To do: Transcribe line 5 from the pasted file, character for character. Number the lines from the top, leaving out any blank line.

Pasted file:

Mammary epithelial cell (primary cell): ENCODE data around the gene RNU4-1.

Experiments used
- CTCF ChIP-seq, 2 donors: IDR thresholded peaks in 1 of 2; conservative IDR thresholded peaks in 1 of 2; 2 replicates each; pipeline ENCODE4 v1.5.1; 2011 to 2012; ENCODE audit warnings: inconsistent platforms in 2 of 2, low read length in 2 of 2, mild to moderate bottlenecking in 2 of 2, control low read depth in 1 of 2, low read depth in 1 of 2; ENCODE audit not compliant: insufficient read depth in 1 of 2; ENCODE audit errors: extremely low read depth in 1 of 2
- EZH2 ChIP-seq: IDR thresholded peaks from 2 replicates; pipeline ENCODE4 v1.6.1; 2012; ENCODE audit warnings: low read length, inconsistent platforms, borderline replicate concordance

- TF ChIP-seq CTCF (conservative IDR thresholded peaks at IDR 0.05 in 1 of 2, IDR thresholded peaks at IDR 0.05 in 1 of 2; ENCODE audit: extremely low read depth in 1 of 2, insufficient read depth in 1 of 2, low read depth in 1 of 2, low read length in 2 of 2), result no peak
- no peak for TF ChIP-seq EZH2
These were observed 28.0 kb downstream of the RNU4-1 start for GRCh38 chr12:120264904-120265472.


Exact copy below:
- TF ChIP-seq CTCF (conservative IDR thresholded peaks at IDR 0.05 in 1 of 2, IDR thresholded peaks at IDR 0.05 in 1 of 2; ENCODE audit: extremely low read depth in 1 of 2, insufficient read depth in 1 of 2, low read depth in 1 of 2, low read length in 2 of 2), result no peak